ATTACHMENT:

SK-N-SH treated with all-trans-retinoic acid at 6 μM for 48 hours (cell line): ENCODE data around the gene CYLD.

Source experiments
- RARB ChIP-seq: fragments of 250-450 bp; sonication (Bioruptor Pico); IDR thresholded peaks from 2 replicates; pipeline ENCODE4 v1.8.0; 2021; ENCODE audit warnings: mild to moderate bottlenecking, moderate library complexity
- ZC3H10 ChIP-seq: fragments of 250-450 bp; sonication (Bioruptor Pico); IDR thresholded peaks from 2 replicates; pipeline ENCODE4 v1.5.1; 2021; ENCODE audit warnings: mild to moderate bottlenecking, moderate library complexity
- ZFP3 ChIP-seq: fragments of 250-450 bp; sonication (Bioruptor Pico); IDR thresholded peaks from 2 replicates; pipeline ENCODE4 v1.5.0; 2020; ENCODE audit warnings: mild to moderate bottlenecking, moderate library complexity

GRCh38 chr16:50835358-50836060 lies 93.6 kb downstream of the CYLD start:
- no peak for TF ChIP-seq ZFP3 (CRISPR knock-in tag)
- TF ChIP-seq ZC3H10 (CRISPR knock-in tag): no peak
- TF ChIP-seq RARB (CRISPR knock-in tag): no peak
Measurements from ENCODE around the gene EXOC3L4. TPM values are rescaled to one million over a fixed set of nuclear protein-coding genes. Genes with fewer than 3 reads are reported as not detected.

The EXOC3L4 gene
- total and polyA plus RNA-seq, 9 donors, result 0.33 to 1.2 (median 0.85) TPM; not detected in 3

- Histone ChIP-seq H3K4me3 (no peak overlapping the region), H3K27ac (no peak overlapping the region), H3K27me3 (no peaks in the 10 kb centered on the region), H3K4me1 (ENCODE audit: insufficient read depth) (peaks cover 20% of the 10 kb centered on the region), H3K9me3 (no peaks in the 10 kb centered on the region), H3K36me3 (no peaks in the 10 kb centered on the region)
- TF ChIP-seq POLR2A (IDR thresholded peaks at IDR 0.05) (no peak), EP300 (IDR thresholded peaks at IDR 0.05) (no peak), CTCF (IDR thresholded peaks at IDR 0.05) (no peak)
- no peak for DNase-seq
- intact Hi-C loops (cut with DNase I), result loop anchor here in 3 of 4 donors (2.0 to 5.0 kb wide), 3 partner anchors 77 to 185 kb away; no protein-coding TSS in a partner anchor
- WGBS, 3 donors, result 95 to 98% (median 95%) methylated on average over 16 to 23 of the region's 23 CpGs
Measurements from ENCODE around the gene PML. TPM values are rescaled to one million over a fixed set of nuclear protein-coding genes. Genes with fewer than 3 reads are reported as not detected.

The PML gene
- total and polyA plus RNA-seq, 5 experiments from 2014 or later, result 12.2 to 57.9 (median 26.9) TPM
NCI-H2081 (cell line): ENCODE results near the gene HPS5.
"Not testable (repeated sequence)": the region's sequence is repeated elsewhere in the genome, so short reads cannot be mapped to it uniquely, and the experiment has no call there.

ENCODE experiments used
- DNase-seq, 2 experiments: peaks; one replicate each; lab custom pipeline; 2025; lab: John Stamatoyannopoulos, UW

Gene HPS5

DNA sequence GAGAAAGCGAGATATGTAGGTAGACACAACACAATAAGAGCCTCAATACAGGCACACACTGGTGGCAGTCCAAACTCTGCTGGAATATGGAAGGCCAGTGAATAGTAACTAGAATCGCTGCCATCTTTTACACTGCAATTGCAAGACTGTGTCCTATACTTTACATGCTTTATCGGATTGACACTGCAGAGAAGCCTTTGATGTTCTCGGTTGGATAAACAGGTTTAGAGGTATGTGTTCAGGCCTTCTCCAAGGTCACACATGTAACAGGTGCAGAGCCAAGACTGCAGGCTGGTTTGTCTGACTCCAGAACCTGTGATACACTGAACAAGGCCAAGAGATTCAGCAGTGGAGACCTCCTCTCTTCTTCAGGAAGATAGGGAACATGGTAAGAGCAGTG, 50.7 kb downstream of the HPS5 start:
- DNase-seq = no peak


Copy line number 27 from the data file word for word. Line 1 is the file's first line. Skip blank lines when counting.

- DNase-seq = no peak